DC Comics Bombshells is a series that is a welcome change to the norm, but only two-thirds of the characters actually landed this week. Supergirl and Stargirl just do not resonate like Batwoman and Harley Quinn resonate in this issue and it hurts that their story actually closes out the book. Otherwise, this is a marked improvement over Bombshells #4 and the more Batwoman and Harley Quinn appear in this universe the better.
The Flash #46 – Grade: 4.1
Professor Zoom’s plan to destroy the Flash comes to an immediate, albeit satisfying close while opening up a huge showdown between the two speedsters. The trouble with the issue is that Zoom’s lies are all-too-conveniently shattered by a loose end that likely would not have been left by a smart villain. A villain that defeats himself is slightly frustrating, especially when that villain has proved to be so intelligent leading up to the battle.
Jacked #1 – Grade: 4.6
Jacked feels like a story that has a strong message and delivers in a lot of ways, yet it could fall short if it tries to say too much. Sometimes a book comes along that wants to be politically or socially driven, but then alienates the audience by driving it home too often. Jacked tows that line really well in the first issue and this miniseries feels like it has the legs to be both impactful and entertaining.
Justice League of America #5 – Grade: 3.4
Martian Manhunter is supposed to be disconnected from the world, but in this issue he is also disconnected from the audience. Manhunter has always been best in small doses and there have not been many strong takes on the character when looked at in-depth and sadly this issue did not do any better.
Red Thorn #1 – Grade: 4.6
There is a definite horror vibe to this Vertigo book and that element is paired with a good mystery about the apparent death of the main character’s sister. While the drawings coming to life idea has been slightly done recently with Art Ops, this tone and take is much more sophisticated and dark. This book should definitely be picked up by any horror-occult genre fans and has a lot to offer even the most average comic reader.
Superman #46 – Grade: 4.2
Avid Superman fans should definitely pick this book up as it has big consequences for the story moving forward. Other than that, the barebones wrestling Superman is back and having a good time just going about his business and avoiding anything over-heroic. Staying in the dark to protect his friends actually allows the hero to cut loose for the first time and it is truly fun to see Clark Kent just enjoy himself even if it is only for a short bit.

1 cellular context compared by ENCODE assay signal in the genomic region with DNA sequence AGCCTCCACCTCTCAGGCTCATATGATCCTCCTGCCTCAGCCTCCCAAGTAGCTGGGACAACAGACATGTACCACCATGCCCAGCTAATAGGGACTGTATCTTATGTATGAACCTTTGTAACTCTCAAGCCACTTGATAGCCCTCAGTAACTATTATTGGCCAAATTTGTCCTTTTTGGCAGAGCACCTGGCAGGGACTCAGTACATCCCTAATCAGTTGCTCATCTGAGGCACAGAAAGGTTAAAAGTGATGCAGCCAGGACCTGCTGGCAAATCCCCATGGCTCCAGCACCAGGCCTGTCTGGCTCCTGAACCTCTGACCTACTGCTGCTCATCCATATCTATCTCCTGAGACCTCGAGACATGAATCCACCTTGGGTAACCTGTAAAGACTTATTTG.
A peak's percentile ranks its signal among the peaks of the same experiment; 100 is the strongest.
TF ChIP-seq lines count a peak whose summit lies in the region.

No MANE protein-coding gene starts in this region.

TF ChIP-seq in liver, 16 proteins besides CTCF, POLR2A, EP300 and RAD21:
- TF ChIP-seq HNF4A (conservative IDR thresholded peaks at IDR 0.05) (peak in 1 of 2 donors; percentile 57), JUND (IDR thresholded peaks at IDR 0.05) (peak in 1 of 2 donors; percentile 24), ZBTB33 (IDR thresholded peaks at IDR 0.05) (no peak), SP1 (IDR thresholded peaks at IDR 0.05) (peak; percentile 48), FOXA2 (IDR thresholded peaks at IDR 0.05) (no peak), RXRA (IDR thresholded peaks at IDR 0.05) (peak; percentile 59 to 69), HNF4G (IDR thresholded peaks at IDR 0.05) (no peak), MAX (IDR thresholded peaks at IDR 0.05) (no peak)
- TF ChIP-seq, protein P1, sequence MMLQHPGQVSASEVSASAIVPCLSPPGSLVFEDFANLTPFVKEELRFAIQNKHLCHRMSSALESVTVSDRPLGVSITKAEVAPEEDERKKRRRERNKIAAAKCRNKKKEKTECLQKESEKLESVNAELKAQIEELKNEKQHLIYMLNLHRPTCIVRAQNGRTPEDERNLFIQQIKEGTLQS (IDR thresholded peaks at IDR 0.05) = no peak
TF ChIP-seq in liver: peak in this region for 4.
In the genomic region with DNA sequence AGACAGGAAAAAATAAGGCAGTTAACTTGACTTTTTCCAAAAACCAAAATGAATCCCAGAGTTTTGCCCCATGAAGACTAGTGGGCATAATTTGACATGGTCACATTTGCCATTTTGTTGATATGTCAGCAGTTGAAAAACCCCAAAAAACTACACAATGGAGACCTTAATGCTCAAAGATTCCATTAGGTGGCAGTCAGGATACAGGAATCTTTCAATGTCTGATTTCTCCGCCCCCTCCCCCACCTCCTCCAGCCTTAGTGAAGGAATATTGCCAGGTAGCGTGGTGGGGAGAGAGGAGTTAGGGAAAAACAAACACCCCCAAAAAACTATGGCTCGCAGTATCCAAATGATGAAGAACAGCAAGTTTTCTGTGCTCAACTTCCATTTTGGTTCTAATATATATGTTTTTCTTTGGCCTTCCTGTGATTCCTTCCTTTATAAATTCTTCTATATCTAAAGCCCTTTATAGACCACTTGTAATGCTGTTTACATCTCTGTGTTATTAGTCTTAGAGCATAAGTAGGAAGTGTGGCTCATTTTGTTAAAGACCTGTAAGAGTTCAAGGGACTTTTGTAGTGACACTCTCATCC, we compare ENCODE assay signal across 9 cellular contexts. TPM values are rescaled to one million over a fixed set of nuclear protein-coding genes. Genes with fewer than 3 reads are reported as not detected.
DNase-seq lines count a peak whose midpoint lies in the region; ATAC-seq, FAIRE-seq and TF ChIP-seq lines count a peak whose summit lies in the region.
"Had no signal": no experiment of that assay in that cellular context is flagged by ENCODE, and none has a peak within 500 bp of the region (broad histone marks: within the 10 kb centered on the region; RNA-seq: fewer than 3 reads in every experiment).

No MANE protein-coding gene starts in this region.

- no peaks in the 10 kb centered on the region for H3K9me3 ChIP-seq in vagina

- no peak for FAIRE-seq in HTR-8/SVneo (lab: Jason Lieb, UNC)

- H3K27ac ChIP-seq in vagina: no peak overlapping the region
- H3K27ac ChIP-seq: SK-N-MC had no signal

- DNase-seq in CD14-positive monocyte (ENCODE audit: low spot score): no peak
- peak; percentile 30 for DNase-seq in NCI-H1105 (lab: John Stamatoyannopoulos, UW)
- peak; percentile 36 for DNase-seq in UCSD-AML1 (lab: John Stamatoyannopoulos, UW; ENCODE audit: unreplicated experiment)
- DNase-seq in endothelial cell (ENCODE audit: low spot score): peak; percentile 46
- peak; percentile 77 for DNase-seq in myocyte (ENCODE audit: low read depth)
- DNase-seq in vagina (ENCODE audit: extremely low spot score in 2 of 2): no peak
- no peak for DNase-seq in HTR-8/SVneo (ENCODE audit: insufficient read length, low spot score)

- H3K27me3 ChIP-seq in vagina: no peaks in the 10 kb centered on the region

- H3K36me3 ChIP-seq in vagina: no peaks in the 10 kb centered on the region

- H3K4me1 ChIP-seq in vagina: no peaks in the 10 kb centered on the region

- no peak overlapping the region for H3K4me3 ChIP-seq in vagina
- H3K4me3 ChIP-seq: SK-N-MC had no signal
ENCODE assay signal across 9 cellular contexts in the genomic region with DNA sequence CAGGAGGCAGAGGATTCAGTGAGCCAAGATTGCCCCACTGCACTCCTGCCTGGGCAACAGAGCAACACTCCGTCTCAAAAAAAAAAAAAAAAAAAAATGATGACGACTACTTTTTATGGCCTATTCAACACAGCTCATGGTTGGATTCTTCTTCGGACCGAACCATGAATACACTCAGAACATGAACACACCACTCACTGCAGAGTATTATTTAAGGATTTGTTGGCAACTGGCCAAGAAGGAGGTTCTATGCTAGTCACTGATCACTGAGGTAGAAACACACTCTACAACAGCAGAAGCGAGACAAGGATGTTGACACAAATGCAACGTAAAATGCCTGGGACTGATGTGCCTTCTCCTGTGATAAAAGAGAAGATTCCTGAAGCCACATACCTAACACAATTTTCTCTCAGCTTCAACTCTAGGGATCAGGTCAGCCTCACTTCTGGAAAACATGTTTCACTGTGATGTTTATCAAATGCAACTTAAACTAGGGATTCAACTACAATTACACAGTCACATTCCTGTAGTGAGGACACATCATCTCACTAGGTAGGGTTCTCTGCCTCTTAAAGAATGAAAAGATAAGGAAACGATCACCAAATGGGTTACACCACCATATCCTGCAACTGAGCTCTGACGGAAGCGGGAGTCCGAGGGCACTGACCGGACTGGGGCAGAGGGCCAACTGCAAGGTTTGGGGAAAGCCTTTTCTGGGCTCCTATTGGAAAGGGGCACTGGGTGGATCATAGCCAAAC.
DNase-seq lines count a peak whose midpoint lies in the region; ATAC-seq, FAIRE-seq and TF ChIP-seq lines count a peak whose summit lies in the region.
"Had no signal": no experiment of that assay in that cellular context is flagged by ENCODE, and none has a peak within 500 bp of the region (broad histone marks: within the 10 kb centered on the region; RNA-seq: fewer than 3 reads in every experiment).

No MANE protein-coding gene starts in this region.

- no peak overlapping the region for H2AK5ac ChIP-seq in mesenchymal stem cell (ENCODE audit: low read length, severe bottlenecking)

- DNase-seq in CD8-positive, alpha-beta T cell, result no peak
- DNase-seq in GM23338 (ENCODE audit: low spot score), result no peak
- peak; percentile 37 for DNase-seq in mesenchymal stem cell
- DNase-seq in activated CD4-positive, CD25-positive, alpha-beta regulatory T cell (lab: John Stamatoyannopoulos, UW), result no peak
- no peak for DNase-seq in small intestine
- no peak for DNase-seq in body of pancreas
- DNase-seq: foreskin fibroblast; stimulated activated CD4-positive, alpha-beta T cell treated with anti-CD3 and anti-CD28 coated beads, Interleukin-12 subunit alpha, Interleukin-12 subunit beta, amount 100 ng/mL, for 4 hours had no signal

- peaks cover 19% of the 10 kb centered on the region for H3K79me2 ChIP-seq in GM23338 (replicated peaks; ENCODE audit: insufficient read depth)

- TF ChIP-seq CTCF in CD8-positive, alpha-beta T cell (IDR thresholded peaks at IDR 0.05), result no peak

Superman: Lois and Clark #2 – Grade: 3.7
DC Comics has approached the relaunch following the Convergence event with an open ear and stories like Lois and Clark are here because of that. These different takes and views on heroes actually allow the reader to enjoy the characters in the way that they actually want to. This take puts Superman and Lois Lane with a child and living a life undercover as normal people while Clark only uses his powers scarcely. However, it does not take long for people to find out and the entire family ends up on the run which leads to some intriguing family dynamics.
Telos #2 – Grade: 2.3
Telos is a character with no real ties to the DC Comics universe other than being the puppet of a larger villain in the Convergence event. His character’s story was probably best suited to either end with Convergence or to be told directly afterwards because this series just feels like filler to a story that has already ended. Any hope that the story finds its footing lies solely with the character connecting to other things in the DC Universe that gives him some sort of relevance.
Titans Hunt #2 – Grade: 3.8
Titans Hunt has a central mystery in regards to who is actually hunting down these heroes and how they are all connected. Roy Harper and Dick Grayson are two standout characters in this issue and it is entertaining to see just how far these characters have come since their time as Teen Titans. The cliffhanger leaves off on a strong note with the arrival of a Justice League member as the mystery grows deeper and darker.
Wonder Woman #46 – Grade: 3.5
Wonder Woman is atypically an exciting character, but this story just seemed like a convenient way to bring back fallen gods and tie up loose ends. Wonder Woman also felt off-kilter with her reactions and they felt disjointed from her character’s motivations. However, the dialogue was well written elsewhere and the interactions between the other characters felt very natural which helped the issue significantly.